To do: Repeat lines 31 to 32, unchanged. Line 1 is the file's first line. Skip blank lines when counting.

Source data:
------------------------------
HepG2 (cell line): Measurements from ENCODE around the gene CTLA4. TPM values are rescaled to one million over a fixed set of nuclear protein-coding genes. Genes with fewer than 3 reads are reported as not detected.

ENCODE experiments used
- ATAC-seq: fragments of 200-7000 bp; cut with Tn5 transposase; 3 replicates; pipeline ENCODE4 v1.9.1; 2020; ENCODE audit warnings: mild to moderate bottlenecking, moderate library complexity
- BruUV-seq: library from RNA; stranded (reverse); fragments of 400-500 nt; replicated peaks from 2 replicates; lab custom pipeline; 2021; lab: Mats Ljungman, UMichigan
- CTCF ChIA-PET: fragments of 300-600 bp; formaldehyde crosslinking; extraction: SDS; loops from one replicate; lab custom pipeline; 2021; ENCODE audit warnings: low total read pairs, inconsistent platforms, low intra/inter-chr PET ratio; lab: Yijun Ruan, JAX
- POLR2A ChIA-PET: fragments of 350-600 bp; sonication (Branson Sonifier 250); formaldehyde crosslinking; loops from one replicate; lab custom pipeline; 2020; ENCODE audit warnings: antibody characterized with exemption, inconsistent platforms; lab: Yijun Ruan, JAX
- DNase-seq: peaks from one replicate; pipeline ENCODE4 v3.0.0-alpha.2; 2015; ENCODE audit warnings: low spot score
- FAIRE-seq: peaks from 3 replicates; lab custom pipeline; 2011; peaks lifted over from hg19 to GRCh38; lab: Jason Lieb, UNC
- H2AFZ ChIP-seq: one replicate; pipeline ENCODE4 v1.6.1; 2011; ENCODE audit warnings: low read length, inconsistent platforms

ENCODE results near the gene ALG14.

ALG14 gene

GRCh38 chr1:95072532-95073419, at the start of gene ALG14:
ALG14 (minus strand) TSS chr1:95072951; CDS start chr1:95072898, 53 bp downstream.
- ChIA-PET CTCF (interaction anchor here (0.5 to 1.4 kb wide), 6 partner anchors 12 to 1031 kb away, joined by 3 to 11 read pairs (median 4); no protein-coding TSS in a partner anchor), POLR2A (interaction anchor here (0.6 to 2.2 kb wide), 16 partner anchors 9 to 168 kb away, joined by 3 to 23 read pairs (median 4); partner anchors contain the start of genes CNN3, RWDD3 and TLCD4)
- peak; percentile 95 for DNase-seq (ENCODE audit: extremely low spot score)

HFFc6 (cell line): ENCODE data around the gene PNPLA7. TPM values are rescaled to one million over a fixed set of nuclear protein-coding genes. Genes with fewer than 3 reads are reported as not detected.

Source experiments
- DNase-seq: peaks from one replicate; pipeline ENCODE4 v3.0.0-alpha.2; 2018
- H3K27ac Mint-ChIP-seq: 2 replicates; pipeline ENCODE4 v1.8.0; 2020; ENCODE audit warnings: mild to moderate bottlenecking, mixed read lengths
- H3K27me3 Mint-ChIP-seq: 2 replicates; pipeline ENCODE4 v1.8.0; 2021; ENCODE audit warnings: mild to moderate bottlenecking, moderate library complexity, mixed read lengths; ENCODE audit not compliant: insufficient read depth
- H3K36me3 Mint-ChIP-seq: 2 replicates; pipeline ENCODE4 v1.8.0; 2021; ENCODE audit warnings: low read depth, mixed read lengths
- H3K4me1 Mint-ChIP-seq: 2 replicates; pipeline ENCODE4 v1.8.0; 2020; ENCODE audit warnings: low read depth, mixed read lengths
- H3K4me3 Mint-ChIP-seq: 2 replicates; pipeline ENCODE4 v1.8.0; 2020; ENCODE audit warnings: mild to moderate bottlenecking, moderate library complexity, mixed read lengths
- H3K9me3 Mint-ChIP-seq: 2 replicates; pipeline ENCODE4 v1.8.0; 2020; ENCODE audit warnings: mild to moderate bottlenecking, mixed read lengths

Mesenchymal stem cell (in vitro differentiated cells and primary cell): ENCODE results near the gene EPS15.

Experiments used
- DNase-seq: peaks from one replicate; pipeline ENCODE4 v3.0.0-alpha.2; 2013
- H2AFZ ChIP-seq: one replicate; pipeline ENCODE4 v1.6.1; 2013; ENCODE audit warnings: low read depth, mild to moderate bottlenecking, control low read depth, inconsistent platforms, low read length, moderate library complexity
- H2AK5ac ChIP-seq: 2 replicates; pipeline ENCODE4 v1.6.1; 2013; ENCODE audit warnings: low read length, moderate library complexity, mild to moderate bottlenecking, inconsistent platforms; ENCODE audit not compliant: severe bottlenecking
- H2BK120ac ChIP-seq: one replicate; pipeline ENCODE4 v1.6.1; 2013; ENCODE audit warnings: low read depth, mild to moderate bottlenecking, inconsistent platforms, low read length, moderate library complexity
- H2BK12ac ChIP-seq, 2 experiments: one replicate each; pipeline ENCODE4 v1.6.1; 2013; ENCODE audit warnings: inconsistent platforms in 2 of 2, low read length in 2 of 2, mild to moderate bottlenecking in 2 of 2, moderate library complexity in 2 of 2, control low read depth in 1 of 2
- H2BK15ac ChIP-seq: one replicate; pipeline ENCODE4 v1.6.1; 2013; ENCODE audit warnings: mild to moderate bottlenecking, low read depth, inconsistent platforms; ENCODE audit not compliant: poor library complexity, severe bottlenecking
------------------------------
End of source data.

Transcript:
- H2BK12ac ChIP-seq, 2 experiments: one replicate each; pipeline ENCODE4 v1.6.1; 2013; ENCODE audit warnings: inconsistent platforms in 2 of 2, low read length in 2 of 2, mild to moderate bottlenecking in 2 of 2, moderate library complexity in 2 of 2, control low read depth in 1 of 2
- H2BK15ac ChIP-seq: one replicate; pipeline ENCODE4 v1.6.1; 2013; ENCODE audit warnings: mild to moderate bottlenecking, low read depth, inconsistent platforms; ENCODE audit not compliant: poor library complexity, severe bottlenecking